I can remember it clearly. I was at a conference on how to make places of worship more accessible to people with disabilities when a woman asked a panel of religious leaders, “what should we do with the hard passages in the Bible related to disability?”
A Jewish rabbi quickly responded. “Oh, you mean like the passages in Leviticus? Well, we just ignore those. We know better now.”
I was stunned at his audacity and breezy dismissal of God’s word. I didn’t know much about the Bible at that time in my life, especially with regards to the disability passages, but I knew 2 Timothy 3:16–17. I believed that "all Scripture is breathed out by God and profitable for teaching, for reproof, for correction, and for training in righteousness, that the man of God may be complete, equipped for every good work."
What Does the Bible Say?
This event launched me into a study about what the Bible says about disability and disease. Foolishly, I didn’t start with the source. The first place I went was to the experts who, I thought, could tell me what the Bible says.
But what I found frightened me. Other than memoirs and biographies by solid Christians like Joni Erickson Tada, all I came across were academic treatises that kept coming to the same conclusions: "God is weak; God needs us to do his work in the world; God isn’t really in control; the Bible is an instrument of oppression."
I was making the mistake of looking at God through the lens of disability, rather than at disability through the lens of God’s word. And that drew me to writers who made the same mistake.
Even more frightening, a few key books and journal articles were showing up on reading lists in seminaries and colleges of mainline denominations. Disability was being used as a weapon against God’s word while more conservative seminaries didn’t address the issue at all.
Encouraging Activity and the Need for Change
For years Joni & Friends was a lonely voice. There were always churches and other para-church organizations that recognized and sought to develop the gifts of their congregants with disabilities, but they were relatively few in number and not well known. Very little scholarly work on disability was being done with the perspective that the Bible is reliable and true.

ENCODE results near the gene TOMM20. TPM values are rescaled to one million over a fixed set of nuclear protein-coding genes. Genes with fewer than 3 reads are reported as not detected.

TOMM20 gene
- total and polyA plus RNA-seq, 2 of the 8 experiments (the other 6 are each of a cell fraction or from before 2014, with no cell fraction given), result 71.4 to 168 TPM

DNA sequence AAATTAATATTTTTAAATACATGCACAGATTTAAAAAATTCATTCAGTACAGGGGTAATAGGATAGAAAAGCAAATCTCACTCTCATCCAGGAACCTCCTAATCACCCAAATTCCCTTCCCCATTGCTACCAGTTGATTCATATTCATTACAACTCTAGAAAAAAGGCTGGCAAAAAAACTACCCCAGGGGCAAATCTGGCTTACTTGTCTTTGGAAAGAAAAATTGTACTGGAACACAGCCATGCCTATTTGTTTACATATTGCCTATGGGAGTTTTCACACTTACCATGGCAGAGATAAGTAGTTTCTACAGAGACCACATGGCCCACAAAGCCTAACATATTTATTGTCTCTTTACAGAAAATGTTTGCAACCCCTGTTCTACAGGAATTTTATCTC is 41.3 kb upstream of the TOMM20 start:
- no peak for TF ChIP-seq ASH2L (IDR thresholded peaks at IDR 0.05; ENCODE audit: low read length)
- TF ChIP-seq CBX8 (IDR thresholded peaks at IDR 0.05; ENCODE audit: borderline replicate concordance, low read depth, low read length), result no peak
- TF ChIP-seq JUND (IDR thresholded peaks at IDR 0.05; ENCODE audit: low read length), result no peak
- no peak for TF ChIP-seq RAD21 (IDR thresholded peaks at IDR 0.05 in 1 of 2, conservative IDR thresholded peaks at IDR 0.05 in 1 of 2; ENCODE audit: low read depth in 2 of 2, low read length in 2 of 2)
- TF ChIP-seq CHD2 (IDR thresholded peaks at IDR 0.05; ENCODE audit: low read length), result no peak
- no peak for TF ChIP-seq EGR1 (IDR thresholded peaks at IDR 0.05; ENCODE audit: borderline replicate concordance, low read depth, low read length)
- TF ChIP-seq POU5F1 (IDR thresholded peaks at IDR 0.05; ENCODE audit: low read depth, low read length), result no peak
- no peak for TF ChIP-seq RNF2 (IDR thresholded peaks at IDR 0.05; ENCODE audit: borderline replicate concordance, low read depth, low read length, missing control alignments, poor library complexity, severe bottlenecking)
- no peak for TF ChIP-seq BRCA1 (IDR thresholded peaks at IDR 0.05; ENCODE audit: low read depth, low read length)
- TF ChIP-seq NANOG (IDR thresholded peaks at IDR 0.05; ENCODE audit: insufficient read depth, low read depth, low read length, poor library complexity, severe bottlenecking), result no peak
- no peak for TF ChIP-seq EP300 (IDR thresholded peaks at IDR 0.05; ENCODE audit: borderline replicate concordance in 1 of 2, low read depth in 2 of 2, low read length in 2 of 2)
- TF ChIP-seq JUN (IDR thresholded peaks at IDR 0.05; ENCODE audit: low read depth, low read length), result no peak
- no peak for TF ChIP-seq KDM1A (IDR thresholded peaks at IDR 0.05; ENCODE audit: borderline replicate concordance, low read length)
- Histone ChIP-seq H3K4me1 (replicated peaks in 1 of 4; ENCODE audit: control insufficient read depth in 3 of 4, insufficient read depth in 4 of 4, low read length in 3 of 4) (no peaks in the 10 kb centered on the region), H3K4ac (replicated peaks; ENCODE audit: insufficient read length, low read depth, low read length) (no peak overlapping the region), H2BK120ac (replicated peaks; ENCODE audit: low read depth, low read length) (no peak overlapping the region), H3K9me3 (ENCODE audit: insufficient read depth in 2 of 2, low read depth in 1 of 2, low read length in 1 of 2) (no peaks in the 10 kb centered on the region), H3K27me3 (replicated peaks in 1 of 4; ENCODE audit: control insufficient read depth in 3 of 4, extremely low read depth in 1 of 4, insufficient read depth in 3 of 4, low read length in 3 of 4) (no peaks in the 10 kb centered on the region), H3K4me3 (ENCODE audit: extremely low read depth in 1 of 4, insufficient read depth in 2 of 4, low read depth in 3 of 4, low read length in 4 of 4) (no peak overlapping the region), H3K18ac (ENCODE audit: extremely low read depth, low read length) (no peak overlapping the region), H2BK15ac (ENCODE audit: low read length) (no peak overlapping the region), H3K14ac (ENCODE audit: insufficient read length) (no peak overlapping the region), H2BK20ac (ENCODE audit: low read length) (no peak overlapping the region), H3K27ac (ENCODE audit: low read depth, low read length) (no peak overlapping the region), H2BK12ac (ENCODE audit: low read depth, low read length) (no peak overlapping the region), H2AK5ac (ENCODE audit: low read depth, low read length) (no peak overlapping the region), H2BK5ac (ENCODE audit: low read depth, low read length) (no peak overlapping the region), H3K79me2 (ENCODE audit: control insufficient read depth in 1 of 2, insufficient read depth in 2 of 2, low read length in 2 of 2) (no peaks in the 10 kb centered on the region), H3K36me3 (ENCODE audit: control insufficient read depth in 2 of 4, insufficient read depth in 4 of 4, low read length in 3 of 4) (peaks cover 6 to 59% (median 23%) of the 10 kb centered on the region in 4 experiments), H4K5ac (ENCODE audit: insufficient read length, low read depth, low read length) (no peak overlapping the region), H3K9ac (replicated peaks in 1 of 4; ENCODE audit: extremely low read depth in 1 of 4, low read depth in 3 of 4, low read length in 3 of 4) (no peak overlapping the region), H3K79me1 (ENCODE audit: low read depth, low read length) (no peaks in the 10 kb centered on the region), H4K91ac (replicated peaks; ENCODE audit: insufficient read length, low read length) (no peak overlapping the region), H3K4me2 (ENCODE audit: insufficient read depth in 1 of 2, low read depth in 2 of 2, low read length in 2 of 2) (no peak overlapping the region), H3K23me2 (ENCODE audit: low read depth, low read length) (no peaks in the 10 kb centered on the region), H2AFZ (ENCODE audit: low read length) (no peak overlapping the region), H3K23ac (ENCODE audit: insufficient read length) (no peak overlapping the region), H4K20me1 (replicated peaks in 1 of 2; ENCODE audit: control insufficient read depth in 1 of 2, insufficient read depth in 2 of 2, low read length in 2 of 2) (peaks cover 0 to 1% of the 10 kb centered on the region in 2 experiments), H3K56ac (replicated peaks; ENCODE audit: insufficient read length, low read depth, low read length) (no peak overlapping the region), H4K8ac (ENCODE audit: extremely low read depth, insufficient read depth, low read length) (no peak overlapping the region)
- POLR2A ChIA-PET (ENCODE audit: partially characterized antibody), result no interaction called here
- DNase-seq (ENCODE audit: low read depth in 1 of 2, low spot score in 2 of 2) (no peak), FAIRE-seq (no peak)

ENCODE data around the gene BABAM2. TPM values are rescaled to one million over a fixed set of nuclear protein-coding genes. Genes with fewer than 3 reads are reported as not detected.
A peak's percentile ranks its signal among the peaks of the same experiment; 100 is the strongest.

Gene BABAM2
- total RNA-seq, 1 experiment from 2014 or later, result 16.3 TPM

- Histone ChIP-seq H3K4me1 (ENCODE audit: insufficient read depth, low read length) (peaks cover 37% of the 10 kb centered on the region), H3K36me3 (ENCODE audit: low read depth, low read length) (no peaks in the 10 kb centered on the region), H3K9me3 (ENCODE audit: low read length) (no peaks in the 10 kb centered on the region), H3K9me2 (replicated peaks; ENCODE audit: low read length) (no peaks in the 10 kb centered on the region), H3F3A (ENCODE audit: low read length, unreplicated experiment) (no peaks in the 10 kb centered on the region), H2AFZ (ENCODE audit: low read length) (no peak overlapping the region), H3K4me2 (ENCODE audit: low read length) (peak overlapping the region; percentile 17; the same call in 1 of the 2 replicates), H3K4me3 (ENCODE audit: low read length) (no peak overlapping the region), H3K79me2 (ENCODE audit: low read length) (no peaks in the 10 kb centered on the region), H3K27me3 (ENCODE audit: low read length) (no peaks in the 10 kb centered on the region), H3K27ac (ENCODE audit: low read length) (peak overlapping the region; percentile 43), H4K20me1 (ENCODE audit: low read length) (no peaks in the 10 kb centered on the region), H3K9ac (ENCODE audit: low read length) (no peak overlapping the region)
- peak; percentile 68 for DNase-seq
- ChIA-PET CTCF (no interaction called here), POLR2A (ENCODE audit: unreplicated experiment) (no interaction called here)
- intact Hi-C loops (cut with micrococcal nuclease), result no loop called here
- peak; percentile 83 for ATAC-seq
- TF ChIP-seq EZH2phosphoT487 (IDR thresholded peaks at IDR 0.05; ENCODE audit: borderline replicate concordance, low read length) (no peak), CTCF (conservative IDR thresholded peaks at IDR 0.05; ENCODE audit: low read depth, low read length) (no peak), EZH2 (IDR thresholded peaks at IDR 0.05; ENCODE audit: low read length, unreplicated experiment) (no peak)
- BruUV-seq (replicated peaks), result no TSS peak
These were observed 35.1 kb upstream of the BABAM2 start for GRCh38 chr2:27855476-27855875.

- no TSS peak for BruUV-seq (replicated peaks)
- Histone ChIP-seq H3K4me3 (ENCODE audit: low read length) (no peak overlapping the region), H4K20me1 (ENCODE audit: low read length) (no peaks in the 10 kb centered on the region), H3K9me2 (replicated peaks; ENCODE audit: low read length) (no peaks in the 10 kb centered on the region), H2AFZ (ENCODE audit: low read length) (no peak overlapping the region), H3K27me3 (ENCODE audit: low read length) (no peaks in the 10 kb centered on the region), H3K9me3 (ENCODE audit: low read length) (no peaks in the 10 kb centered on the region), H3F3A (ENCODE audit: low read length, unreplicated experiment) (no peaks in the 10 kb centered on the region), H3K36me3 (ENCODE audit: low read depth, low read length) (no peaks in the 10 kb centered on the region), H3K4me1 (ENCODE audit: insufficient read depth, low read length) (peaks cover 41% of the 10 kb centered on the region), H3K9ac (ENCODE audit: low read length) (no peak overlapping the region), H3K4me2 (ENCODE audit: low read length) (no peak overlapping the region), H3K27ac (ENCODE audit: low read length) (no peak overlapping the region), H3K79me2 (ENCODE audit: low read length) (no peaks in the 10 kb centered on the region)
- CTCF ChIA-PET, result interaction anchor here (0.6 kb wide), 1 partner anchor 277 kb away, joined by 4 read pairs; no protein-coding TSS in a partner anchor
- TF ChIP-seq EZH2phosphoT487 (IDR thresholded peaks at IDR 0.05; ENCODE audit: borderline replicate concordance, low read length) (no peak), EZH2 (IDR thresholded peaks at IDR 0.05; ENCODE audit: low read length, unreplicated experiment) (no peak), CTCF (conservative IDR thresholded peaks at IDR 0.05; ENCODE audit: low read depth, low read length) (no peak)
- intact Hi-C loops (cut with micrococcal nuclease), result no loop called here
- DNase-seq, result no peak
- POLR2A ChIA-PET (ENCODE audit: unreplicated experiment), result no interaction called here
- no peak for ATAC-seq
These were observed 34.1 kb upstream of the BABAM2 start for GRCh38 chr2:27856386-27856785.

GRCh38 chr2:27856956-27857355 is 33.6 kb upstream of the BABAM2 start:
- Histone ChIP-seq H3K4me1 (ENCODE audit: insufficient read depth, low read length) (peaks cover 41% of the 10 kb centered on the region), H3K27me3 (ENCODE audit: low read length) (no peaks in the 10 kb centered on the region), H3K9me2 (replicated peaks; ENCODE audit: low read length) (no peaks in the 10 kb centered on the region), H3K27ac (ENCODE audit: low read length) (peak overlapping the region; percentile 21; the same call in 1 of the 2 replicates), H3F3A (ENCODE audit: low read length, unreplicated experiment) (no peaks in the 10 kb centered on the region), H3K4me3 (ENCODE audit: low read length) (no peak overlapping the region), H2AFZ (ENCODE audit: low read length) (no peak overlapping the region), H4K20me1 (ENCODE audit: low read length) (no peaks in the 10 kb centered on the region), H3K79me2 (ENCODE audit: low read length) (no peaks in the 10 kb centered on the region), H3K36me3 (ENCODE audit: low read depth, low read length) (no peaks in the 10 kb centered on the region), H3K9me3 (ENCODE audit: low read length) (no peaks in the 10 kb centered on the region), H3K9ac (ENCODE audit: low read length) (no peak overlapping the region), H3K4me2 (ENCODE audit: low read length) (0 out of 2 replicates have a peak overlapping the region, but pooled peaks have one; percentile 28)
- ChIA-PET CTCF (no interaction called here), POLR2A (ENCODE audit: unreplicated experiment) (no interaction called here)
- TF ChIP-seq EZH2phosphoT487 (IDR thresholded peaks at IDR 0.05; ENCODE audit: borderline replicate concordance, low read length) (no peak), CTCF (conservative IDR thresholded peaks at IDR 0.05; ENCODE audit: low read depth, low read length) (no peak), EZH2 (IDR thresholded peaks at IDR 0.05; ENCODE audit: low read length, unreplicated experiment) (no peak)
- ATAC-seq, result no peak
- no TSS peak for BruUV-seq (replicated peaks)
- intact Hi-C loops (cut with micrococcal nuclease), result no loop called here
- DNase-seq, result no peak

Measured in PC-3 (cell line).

But that is changing now. God is clearly on the move. Books have been written and conference messages delivered. And more than ever before, church-based ministries started by people who see God as sovereign over disability.
Even the academic space is no longer barren. Dr. Michael Beates has written an accessible and thoughtful book, Disability and the Gospel: How God Uses Our Brokenness to Display His Grace, that introduces God as sovereign and good, using God’s own words in his book.
But seeing these flickers of activity across the United States and the world is not the same as saying the issue is being addressed like it should. About 12% of the US population lives with a severe disability and nearly 20% with some disability.1 There are hundreds of millions more people with disabilities globally.
Very few churches reflect this demographic reality. We need thousands more local bodies of believers having hearts ready to evangelize, welcome, enfold, prepare, and launch people with disabilities as fellow co-laborers in the cause of Jesus Christ.
Resources to Help You
If you struggle to see the connection between disability and the goodness of God, buy and read Michael Beates’ book. If you don’t have time to read the entire book, then just read his first appendix: God’s Sovereignty and Genetic Anomalies.
And then plan on attending or watching our November 8 conference, The Works of God: God’s Good Design in Disability.
God is not silent on this issue of disability and suffering, and neither should we be ashamed of what he has to say.
1“Number of Americans With a Disability Reaches 54.4 Million,” United States Census Bureau, December 2008. A summary press release on this report can be found here: http://www.census.gov/newsroom/releases/archives/income_wealth/cb08-185.html
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